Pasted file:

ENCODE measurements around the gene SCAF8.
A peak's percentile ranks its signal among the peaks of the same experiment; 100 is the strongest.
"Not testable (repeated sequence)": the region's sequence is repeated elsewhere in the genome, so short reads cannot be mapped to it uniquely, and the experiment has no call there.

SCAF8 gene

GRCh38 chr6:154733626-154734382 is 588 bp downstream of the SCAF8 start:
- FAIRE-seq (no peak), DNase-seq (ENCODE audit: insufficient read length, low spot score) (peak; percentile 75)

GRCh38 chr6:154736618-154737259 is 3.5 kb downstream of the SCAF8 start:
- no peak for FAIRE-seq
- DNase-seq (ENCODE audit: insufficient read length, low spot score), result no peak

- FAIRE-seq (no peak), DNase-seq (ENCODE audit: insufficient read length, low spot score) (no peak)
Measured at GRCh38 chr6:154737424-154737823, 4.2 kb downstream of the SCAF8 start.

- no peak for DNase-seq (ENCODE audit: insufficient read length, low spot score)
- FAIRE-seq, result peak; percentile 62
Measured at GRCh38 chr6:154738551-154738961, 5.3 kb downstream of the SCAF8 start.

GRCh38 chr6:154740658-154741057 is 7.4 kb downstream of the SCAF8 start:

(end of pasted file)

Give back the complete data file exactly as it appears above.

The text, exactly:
ENCODE measurements around the gene SCAF8.
A peak's percentile ranks its signal among the peaks of the same experiment; 100 is the strongest.
"Not testable (repeated sequence)": the region's sequence is repeated elsewhere in the genome, so short reads cannot be mapped to it uniquely, and the experiment has no call there.

SCAF8 gene

GRCh38 chr6:154733626-154734382 is 588 bp downstream of the SCAF8 start:
- FAIRE-seq (no peak), DNase-seq (ENCODE audit: insufficient read length, low spot score) (peak; percentile 75)

GRCh38 chr6:154736618-154737259 is 3.5 kb downstream of the SCAF8 start:
- no peak for FAIRE-seq
- DNase-seq (ENCODE audit: insufficient read length, low spot score), result no peak

- FAIRE-seq (no peak), DNase-seq (ENCODE audit: insufficient read length, low spot score) (no peak)
Measured at GRCh38 chr6:154737424-154737823, 4.2 kb downstream of the SCAF8 start.

- no peak for DNase-seq (ENCODE audit: insufficient read length, low spot score)
- FAIRE-seq, result peak; percentile 62
Measured at GRCh38 chr6:154738551-154738961, 5.3 kb downstream of the SCAF8 start.

GRCh38 chr6:154740658-154741057 is 7.4 kb downstream of the SCAF8 start: